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July 23, 1977 - Image 2

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Michigan Daily, 1977-07-23

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Page Two


Saturday, July 23, 1977

China restores ousted Teng to power

TOKYO /P> - China's wizard broadcast showed Teng taking
of political survival, Teng his place at the right side of
Ilsiao-ping, was restored to the ( Cairman Hua Kuo-feng.
nation's top leadership yester- Firecrackers, skyrockets,
'dty after twice being thrown drums and trumpets sounded
on the political scrapheap. A as hundreds of thousands of
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Chinese swarmed into the
streets of Peking on yesterday
night to celebrate the an-
nouncement of the 73-year-old
'teng's reinstatement, t h e
Yugoslav news agency Tanjug
reported from Peking.
A PEKING television broad-
cast showed Teng seated on the
right of Chairman Hua and re-
cniving applause from dele-
,ates to the third plenary ses-
sion of the 10th Communist par-
ty Central Committee meeting
in Peking. Sitting on Hua's left
was China's Defense Minister
Yeh Chien-ying.
The official news agency
Hsinhua and Peking television
confirmed what had long been,
rumored. Teng was restored to
his old posts of vice premier,
party vice chairman and chief
of the army general staff as
well as vice chairman of the
Communist party military com-
Teng's return comes at a
time when President Carter is
trying to hasten the normaliza-

tion of relations with China
and just before the scheduled
Aug. 22-26 visit of U. S. Secre-
tary of State Cyrus Vance.
Teng's expertise on Western af-
loirs and perhaps his skills as
a negotiator are expected to be
c-tlled on during the talks.
Rio De Janeiro on 'crazy Car-
nival night," the Yugoslavian
trews agency Tanjug reported.
A huge gathering took place in
Ten An Men Square, where dis-
turbance last April contributed
t't his downfall and where huge
rallies in January demanded
his return.
The Kyodo news , agency re-
ported that in Shanghai, once
the stronghold of the radical
"Gang of Four", about 500,000
people turned out in the streets
to welcome the announcement.
TENG WAS first disgraced
and purged as a revisionist dur-
ing the Cultural Revolution in
the late 1960s. He was restor-
el to power in 1973 by his men-

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By our parents,
our grandparents,
our frends and
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It's hard to
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for, the late Premier Chou En-
lii, only to be denounced as a
"capitalist roader" and forced
from power again last year by
radicals in the upheavals that
followed the deaths of Chou
and party Chairman Mao Tse-
Teng's latest return was seen
as a development that could
move China toward implement-
ihg policies advocated by Chou,
whose goal of making China an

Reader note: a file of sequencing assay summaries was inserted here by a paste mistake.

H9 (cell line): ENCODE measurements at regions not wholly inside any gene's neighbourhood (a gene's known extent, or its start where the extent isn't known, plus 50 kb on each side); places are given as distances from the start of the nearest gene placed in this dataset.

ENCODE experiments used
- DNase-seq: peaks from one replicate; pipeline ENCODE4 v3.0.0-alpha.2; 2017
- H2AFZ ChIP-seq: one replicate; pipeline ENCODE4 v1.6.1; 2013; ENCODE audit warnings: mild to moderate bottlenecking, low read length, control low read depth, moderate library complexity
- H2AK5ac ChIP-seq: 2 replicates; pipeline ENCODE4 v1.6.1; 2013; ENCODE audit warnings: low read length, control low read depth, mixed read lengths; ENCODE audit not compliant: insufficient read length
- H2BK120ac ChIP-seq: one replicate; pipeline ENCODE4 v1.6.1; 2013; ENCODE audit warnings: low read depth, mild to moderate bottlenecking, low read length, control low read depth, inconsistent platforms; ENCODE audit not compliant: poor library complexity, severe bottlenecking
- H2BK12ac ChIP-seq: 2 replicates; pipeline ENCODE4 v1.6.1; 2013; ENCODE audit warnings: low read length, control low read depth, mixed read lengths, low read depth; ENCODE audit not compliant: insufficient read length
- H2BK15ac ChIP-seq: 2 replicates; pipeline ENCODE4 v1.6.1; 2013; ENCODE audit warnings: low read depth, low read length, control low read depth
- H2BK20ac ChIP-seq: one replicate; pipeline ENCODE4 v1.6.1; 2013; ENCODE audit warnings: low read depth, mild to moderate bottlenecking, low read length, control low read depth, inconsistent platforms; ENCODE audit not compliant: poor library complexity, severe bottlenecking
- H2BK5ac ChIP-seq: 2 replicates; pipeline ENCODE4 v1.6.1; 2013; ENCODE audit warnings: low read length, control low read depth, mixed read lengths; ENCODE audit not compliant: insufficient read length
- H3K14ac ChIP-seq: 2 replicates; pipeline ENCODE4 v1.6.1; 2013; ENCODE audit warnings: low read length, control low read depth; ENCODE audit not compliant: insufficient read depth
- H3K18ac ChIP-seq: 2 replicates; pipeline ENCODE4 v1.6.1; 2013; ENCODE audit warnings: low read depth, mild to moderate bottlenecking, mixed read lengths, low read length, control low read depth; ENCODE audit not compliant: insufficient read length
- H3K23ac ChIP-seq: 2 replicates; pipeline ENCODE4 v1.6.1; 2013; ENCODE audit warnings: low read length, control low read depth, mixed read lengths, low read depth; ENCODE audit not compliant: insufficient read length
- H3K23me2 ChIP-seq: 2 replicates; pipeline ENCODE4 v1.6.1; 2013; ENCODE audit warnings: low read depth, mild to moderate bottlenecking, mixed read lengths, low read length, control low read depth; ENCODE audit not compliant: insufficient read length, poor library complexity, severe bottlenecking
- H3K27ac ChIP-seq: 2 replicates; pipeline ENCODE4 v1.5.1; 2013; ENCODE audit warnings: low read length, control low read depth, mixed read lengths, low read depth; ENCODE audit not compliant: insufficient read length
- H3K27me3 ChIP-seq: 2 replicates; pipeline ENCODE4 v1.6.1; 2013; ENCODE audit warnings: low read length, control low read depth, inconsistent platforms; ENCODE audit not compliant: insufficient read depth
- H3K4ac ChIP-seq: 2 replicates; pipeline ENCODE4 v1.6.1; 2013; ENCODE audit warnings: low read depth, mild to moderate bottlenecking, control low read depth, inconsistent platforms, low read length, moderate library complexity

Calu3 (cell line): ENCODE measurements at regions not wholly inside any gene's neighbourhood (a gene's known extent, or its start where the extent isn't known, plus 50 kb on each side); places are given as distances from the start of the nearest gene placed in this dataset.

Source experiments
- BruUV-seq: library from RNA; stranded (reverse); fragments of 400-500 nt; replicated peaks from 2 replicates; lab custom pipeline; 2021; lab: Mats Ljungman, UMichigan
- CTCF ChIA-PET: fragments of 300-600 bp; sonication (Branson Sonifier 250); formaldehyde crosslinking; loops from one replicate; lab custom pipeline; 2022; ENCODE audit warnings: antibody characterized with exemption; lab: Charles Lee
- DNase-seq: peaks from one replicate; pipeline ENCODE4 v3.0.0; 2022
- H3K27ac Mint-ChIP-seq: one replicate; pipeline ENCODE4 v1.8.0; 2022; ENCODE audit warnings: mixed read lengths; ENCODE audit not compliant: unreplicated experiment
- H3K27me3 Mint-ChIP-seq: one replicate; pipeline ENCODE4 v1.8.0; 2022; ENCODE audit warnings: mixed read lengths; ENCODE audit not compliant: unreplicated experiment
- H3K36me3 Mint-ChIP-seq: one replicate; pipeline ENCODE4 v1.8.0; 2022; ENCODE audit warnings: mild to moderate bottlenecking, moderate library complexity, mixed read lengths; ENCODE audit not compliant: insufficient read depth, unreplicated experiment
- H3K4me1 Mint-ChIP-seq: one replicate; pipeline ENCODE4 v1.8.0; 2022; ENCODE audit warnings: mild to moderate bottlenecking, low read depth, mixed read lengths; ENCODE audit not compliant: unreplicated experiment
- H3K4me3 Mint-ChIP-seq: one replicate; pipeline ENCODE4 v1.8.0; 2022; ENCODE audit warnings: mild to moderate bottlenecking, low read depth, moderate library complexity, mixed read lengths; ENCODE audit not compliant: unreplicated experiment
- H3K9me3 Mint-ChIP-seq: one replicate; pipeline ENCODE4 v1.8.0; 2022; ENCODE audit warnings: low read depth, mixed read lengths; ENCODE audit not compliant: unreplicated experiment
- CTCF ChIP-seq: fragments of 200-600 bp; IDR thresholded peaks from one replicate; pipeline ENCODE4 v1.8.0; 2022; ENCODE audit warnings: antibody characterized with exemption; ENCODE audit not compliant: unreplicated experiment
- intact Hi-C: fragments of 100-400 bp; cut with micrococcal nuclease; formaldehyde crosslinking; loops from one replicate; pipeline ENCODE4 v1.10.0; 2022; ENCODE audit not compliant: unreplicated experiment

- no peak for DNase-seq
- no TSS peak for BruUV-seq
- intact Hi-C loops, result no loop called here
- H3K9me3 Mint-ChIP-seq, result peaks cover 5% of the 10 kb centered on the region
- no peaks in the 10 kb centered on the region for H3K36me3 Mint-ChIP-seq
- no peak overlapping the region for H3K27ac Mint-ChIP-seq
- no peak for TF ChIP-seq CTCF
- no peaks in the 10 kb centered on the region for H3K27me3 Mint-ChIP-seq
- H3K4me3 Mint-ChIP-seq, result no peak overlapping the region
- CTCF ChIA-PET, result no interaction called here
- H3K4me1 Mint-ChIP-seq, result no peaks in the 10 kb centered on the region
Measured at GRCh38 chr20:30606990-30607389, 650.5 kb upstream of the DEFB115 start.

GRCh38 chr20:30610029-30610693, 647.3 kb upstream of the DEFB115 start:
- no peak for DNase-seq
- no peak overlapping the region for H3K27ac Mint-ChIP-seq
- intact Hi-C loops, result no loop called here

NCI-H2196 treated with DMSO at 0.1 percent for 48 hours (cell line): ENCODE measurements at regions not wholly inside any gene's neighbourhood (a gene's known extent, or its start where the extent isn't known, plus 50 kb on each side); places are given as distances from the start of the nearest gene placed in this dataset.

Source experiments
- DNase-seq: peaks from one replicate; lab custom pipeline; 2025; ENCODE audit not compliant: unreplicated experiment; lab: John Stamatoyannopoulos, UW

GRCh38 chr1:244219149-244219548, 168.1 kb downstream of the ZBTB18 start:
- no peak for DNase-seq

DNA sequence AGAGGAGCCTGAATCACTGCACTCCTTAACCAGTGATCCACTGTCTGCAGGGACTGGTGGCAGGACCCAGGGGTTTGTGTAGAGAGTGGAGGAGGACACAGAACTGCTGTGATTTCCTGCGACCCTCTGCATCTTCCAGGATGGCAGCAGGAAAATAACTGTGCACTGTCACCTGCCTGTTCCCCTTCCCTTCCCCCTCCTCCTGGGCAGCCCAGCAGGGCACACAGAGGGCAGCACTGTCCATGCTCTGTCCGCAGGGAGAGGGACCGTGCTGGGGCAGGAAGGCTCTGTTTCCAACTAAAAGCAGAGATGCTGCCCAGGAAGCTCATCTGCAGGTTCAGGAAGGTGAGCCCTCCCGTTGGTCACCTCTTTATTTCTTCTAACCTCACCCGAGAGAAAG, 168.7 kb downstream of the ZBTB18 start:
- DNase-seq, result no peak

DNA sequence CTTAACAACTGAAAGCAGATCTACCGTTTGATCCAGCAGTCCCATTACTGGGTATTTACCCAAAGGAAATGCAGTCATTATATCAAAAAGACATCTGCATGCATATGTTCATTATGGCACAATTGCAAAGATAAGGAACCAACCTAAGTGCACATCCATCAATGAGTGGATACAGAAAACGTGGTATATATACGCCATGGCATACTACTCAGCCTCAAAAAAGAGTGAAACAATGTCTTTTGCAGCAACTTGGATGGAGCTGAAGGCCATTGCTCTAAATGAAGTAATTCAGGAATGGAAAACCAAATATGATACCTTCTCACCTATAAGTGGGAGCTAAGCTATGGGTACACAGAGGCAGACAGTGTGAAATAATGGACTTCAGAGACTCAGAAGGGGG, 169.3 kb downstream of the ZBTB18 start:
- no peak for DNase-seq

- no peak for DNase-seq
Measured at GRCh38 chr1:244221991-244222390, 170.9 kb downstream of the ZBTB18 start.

advanced industrial nation by
the end of this century is again
Ieing promoted in China. The
radicals argued ideological pur-
ity should be placed ahead of
all other concerns.
S. Korea
prepared to
fight troop
SEOUL, South Korea (AP)-
South Korea is prepared for
some hard bargaining with U.S.
Secretary, of Defense Harold
Brown early next week on phas-
ed withdrawal of 33,000 Ameri-
can ground troops.
The U.S. defense chief arrives
here tonight for talks Monday
and Tuesday with Defense Min-
ister Sob Jyonghul on how and
when, and under what conditions
the Americans are to leave.
CONVINCED that the Carter
administration will not budge
from its withdrawal policy,
President Park Chung-hee and
his associates are determined to
make sure that when the last
of the troops are gone - pos-
-sibly five years from now-South
Korea will be strong enough to
stand up to any threat from
North Korea.
The six-point agenda for the
ministerial talks in the Defense
Ministry building here reflects
this anxiety.
It calls for discussions on the
timetable and method of the
withdrawal, setting up a Korea-
U.S. combined command, rein-
forcing U.S. Air Force units
here, transferring American
weapons to the Koreans, U.S.
logistical support in the event
of war and beefing up through
weapons modernization for the
600,000-man South Korean army.
A Pentagon task force has
come up with the figure of $8
billion in additional equipment
over the five-year period. This
would include.abot 250 jet
fighters, including F6s, and
hundreds of helicopters, obser-
vation planes, missiles and guns.
Brown arrives here with "a
considerable mandate to consult
and negotiate" on the weapons
buildup, as well as work out
how much will be sold and how
much of it will be a gift.
Volume LXXXVII, No, 50-S
Saturday,daluy 23, 197
is edited adisanged by stdet
at the University of Michigan. News
phone 764-052. Second lass postage
paid at Ann Arbor, Michigan 48109,
Published daily Tuesday through
Sunday morning during the Univer-


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